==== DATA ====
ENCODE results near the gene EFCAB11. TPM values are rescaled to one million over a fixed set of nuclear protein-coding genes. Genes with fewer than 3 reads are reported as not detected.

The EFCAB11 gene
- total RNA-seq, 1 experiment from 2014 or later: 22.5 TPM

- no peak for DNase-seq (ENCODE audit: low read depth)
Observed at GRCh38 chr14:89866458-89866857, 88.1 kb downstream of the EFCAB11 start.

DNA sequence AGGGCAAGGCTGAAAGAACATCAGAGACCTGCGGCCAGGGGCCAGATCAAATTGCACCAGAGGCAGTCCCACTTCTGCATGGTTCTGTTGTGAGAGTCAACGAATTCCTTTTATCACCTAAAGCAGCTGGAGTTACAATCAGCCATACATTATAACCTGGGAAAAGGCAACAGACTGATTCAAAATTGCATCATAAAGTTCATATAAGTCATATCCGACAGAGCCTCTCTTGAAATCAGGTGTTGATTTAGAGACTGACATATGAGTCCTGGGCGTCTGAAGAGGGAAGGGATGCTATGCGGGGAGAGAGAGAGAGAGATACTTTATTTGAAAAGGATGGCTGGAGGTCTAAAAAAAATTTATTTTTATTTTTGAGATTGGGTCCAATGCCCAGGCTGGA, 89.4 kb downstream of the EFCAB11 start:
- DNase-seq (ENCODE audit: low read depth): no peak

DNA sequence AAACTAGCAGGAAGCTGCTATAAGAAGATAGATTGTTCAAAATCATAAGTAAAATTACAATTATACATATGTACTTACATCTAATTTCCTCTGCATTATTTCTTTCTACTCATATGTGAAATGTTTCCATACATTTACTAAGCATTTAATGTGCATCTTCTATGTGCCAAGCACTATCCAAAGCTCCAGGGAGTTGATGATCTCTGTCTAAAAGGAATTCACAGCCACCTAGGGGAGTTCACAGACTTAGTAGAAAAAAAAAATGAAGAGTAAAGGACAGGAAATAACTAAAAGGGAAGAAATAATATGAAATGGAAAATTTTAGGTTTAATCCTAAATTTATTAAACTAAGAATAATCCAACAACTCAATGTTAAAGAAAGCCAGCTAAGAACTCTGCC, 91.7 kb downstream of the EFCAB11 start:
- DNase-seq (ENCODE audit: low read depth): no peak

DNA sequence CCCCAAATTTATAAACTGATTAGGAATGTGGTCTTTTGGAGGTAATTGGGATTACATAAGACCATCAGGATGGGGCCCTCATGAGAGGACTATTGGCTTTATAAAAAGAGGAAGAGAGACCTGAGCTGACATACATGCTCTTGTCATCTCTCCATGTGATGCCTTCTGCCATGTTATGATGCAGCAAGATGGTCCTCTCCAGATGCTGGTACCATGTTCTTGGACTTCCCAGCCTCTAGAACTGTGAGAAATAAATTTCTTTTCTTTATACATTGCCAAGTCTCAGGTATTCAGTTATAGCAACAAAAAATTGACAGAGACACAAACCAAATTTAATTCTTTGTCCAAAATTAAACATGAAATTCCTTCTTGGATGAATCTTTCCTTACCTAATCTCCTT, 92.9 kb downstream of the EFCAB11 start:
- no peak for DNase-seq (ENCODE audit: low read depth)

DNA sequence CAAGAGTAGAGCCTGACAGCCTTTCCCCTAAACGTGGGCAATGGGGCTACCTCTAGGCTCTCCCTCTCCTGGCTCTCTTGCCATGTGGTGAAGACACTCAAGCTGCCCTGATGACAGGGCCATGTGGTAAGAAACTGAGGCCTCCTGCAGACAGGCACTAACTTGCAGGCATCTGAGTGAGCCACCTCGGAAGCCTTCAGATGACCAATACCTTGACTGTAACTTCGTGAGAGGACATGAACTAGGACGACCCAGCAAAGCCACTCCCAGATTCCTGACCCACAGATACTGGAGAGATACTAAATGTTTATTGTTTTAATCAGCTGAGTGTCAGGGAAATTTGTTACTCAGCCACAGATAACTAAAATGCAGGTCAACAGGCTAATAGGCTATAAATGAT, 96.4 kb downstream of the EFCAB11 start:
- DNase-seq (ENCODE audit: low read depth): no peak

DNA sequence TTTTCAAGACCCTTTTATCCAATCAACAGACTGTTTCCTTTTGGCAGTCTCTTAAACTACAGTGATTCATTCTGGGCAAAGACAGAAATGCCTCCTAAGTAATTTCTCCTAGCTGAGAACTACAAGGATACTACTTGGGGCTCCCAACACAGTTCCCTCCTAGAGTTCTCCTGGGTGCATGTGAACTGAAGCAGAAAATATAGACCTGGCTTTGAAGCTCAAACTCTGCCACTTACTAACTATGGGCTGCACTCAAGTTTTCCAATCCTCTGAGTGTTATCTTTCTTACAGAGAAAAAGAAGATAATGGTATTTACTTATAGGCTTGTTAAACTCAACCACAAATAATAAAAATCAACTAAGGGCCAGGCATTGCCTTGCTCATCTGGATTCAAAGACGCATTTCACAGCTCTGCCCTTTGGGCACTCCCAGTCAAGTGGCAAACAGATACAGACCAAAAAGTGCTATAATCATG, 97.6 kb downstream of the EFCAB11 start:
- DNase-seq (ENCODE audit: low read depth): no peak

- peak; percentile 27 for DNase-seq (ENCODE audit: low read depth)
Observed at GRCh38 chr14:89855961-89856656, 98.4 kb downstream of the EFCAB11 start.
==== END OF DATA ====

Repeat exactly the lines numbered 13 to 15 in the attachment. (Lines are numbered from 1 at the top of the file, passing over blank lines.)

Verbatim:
- DNase-seq (ENCODE audit: low read depth): no peak

DNA sequence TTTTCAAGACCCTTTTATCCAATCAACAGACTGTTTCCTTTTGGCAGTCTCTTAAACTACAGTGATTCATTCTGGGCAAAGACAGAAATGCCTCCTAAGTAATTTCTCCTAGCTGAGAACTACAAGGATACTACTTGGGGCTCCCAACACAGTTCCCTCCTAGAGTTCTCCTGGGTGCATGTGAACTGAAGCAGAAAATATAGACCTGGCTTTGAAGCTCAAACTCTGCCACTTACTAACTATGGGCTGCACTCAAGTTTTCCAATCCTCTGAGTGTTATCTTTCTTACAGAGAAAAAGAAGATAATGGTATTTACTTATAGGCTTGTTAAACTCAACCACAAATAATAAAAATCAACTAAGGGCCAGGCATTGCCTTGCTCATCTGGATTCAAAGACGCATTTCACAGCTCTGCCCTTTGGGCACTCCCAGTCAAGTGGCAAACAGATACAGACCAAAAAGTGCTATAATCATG, 97.6 kb downstream of the EFCAB11 start:
- DNase-seq (ENCODE audit: low read depth): no peak